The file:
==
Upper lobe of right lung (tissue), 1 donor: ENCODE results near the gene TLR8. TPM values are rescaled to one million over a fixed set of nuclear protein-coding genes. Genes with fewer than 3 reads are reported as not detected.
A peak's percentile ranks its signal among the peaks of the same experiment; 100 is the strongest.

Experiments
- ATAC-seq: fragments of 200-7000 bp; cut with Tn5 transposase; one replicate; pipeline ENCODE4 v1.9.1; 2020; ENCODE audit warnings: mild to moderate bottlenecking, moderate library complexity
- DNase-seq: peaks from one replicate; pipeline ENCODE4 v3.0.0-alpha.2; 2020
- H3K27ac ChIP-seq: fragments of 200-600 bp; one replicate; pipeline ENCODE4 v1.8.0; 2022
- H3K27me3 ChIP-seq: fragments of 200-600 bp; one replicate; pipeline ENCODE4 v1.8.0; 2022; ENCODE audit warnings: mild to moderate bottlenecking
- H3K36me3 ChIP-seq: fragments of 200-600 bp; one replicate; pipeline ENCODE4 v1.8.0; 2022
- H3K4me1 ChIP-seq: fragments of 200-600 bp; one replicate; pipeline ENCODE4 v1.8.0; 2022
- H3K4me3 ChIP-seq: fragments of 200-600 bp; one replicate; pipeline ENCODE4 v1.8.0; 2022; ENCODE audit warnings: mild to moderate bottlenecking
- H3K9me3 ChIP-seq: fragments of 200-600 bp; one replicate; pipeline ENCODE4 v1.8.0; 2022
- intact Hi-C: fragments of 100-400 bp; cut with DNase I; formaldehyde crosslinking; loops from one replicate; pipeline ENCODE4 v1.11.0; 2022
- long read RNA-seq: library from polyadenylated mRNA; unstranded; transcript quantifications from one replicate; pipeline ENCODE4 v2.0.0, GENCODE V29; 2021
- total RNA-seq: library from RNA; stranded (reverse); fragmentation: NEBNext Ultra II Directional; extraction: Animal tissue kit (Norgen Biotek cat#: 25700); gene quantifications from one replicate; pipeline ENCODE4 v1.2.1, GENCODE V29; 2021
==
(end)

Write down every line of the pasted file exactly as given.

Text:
Upper lobe of right lung (tissue), 1 donor: ENCODE results near the gene TLR8. TPM values are rescaled to one million over a fixed set of nuclear protein-coding genes. Genes with fewer than 3 reads are reported as not detected.
A peak's percentile ranks its signal among the peaks of the same experiment; 100 is the strongest.

Experiments
- ATAC-seq: fragments of 200-7000 bp; cut with Tn5 transposase; one replicate; pipeline ENCODE4 v1.9.1; 2020; ENCODE audit warnings: mild to moderate bottlenecking, moderate library complexity
- DNase-seq: peaks from one replicate; pipeline ENCODE4 v3.0.0-alpha.2; 2020
- H3K27ac ChIP-seq: fragments of 200-600 bp; one replicate; pipeline ENCODE4 v1.8.0; 2022
- H3K27me3 ChIP-seq: fragments of 200-600 bp; one replicate; pipeline ENCODE4 v1.8.0; 2022; ENCODE audit warnings: mild to moderate bottlenecking
- H3K36me3 ChIP-seq: fragments of 200-600 bp; one replicate; pipeline ENCODE4 v1.8.0; 2022
- H3K4me1 ChIP-seq: fragments of 200-600 bp; one replicate; pipeline ENCODE4 v1.8.0; 2022
- H3K4me3 ChIP-seq: fragments of 200-600 bp; one replicate; pipeline ENCODE4 v1.8.0; 2022; ENCODE audit warnings: mild to moderate bottlenecking
- H3K9me3 ChIP-seq: fragments of 200-600 bp; one replicate; pipeline ENCODE4 v1.8.0; 2022
- intact Hi-C: fragments of 100-400 bp; cut with DNase I; formaldehyde crosslinking; loops from one replicate; pipeline ENCODE4 v1.11.0; 2022
- long read RNA-seq: library from polyadenylated mRNA; unstranded; transcript quantifications from one replicate; pipeline ENCODE4 v2.0.0, GENCODE V29; 2021
- total RNA-seq: library from RNA; stranded (reverse); fragmentation: NEBNext Ultra II Directional; extraction: Animal tissue kit (Norgen Biotek cat#: 25700); gene quantifications from one replicate; pipeline ENCODE4 v1.2.1, GENCODE V29; 2021